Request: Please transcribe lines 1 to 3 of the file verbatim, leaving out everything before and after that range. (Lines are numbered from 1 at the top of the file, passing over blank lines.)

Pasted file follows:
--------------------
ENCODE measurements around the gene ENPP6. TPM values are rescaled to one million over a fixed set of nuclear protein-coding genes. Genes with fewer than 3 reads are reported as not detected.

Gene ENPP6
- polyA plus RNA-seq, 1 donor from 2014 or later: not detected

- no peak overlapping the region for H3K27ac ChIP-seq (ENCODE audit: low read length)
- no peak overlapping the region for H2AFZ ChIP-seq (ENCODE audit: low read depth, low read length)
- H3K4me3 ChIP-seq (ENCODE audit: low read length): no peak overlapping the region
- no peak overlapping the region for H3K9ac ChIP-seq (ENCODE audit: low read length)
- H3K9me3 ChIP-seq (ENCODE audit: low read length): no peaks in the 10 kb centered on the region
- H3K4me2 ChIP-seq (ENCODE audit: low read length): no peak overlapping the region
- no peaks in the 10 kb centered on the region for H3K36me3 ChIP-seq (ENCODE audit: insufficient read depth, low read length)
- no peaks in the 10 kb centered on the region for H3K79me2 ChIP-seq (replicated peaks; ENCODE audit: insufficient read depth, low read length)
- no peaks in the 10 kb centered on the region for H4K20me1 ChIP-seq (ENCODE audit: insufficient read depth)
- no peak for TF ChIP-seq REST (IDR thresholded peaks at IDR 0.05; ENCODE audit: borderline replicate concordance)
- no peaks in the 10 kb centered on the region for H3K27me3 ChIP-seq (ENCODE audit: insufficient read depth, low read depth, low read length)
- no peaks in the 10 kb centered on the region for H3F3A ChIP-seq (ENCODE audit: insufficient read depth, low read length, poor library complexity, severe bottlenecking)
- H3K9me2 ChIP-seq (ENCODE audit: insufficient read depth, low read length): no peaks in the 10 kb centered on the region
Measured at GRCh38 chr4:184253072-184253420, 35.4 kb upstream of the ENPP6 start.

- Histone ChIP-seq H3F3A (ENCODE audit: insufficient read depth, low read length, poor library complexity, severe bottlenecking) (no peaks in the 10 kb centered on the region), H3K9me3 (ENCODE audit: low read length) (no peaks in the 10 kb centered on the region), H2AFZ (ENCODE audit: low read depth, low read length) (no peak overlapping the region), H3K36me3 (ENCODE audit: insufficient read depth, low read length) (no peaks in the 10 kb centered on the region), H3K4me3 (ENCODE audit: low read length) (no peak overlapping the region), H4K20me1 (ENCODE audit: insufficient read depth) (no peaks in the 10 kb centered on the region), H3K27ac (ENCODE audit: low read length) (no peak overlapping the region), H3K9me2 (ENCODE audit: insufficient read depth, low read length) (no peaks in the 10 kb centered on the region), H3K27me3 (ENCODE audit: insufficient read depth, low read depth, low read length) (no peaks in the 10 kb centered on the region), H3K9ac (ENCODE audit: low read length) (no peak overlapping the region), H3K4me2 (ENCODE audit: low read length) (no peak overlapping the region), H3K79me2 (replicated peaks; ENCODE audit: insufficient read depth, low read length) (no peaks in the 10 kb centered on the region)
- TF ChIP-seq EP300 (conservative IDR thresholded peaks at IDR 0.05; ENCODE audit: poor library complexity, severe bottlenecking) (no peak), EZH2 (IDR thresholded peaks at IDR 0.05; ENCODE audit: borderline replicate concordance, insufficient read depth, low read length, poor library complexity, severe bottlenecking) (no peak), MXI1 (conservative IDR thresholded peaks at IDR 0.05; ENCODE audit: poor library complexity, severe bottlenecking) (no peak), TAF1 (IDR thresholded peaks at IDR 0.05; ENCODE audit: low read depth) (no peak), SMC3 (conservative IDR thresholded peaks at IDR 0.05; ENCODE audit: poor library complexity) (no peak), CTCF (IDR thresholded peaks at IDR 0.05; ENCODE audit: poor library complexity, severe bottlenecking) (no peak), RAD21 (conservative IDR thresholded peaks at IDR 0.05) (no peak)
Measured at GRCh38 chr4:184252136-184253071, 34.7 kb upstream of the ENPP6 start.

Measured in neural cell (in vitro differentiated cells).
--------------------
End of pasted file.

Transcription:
ENCODE measurements around the gene ENPP6. TPM values are rescaled to one million over a fixed set of nuclear protein-coding genes. Genes with fewer than 3 reads are reported as not detected.

Gene ENPP6
- polyA plus RNA-seq, 1 donor from 2014 or later: not detected